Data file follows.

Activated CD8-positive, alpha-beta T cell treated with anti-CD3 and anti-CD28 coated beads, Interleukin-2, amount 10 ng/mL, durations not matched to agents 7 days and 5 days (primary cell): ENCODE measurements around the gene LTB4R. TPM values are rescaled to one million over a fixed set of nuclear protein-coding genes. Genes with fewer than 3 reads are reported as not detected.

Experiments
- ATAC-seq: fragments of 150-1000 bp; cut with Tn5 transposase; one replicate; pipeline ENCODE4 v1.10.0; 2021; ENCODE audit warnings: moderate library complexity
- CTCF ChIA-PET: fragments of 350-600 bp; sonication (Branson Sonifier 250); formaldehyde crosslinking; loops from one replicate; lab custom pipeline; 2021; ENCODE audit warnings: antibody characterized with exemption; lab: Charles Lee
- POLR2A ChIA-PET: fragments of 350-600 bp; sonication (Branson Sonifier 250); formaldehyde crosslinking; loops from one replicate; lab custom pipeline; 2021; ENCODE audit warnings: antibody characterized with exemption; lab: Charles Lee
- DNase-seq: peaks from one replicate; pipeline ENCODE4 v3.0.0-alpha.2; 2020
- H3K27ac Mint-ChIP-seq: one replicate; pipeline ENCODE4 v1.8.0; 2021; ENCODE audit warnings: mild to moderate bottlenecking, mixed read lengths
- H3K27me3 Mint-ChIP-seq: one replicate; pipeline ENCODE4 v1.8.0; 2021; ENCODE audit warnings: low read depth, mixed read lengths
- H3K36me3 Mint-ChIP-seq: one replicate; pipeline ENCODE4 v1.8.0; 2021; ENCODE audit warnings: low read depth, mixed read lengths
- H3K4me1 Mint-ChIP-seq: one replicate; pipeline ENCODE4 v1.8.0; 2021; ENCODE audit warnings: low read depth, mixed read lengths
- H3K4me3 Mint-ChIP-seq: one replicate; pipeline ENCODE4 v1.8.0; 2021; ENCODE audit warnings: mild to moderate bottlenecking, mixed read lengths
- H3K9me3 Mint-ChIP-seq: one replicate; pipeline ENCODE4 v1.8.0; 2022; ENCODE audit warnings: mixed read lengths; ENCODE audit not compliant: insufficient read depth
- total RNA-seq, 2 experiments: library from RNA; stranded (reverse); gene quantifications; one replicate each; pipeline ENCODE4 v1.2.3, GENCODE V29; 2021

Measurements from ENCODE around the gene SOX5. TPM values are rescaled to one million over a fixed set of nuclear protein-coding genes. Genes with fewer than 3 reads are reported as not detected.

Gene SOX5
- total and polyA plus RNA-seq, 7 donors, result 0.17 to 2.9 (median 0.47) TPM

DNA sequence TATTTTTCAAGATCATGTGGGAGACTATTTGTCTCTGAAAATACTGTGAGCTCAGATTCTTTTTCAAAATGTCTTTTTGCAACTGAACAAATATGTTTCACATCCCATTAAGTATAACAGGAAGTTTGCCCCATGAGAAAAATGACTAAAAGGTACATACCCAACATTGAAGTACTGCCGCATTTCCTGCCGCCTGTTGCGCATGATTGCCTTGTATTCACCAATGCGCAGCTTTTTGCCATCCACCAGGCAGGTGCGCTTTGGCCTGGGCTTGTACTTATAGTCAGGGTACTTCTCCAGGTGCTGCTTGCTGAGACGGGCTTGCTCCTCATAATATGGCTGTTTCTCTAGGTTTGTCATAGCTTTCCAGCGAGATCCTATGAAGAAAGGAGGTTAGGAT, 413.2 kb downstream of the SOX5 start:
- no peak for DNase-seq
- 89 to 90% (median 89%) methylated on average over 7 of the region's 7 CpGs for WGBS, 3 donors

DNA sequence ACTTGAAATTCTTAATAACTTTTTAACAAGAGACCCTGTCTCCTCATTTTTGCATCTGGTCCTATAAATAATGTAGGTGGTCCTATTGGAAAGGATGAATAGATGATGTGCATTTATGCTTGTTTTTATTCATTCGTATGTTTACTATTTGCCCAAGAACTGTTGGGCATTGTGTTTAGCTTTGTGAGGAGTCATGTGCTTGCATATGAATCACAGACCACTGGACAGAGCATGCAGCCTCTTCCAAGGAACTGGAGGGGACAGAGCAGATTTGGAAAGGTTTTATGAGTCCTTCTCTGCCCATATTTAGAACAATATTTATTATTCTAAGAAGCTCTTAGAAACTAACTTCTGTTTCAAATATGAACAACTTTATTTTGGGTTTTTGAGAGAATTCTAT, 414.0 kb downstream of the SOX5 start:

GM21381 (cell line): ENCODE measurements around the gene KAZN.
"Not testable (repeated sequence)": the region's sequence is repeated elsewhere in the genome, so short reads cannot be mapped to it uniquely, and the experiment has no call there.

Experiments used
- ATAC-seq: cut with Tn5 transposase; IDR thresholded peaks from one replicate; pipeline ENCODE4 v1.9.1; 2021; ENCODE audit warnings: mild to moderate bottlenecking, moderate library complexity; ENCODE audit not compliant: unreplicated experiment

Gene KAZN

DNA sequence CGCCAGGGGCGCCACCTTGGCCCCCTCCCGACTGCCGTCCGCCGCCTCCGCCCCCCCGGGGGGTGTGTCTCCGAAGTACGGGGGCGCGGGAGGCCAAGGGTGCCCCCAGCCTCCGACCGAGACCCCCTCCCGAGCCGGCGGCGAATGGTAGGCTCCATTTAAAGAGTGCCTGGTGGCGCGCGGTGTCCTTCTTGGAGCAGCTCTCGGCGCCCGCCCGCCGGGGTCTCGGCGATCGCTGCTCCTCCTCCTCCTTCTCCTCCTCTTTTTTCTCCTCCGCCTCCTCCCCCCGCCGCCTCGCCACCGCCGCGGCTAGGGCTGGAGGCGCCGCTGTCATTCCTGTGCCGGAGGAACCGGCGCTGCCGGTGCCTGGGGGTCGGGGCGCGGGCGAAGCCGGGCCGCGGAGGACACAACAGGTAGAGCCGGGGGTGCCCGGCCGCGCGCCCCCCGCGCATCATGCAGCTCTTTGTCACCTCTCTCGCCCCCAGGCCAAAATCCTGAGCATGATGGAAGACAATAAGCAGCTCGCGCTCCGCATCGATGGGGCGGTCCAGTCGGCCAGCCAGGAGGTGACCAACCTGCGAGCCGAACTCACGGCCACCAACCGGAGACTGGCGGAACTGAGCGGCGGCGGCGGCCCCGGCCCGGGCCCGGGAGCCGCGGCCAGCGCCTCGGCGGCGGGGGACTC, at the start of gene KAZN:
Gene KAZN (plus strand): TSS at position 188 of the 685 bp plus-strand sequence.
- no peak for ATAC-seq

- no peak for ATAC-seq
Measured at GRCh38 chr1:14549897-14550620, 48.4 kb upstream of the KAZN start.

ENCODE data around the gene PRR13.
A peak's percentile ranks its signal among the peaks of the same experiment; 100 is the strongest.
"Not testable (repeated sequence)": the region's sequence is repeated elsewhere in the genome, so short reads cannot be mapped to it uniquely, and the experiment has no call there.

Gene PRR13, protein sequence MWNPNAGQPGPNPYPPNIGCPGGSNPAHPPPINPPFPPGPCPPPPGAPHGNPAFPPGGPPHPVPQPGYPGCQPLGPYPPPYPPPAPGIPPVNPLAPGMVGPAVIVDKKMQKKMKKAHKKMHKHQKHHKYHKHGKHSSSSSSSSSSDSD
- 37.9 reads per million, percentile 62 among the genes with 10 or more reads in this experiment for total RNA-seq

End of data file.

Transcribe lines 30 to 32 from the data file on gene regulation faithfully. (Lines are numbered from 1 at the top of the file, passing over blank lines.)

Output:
Measured at GRCh38 chr1:14549897-14550620, 48.4 kb upstream of the KAZN start.

ENCODE data around the gene PRR13.
A peak's percentile ranks its signal among the peaks of the same experiment; 100 is the strongest.